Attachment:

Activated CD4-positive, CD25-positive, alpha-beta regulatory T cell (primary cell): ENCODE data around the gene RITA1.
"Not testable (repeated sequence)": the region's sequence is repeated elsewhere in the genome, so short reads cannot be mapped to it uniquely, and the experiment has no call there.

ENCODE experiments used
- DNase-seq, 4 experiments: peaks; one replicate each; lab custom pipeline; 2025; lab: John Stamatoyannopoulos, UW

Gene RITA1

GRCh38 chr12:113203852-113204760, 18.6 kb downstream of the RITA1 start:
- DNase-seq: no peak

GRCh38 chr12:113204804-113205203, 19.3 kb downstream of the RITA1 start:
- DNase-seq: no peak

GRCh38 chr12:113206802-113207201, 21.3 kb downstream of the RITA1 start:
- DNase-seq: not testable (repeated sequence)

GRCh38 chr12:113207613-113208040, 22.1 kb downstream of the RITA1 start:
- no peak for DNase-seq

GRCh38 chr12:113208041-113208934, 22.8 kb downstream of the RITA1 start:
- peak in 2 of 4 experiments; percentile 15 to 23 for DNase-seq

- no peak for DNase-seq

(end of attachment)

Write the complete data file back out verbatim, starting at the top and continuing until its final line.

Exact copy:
Activated CD4-positive, CD25-positive, alpha-beta regulatory T cell (primary cell): ENCODE data around the gene RITA1.
"Not testable (repeated sequence)": the region's sequence is repeated elsewhere in the genome, so short reads cannot be mapped to it uniquely, and the experiment has no call there.

ENCODE experiments used
- DNase-seq, 4 experiments: peaks; one replicate each; lab custom pipeline; 2025; lab: John Stamatoyannopoulos, UW

Gene RITA1

GRCh38 chr12:113203852-113204760, 18.6 kb downstream of the RITA1 start:
- DNase-seq: no peak

GRCh38 chr12:113204804-113205203, 19.3 kb downstream of the RITA1 start:
- DNase-seq: no peak

GRCh38 chr12:113206802-113207201, 21.3 kb downstream of the RITA1 start:
- DNase-seq: not testable (repeated sequence)

GRCh38 chr12:113207613-113208040, 22.1 kb downstream of the RITA1 start:
- no peak for DNase-seq

GRCh38 chr12:113208041-113208934, 22.8 kb downstream of the RITA1 start:
- peak in 2 of 4 experiments; percentile 15 to 23 for DNase-seq

- no peak for DNase-seq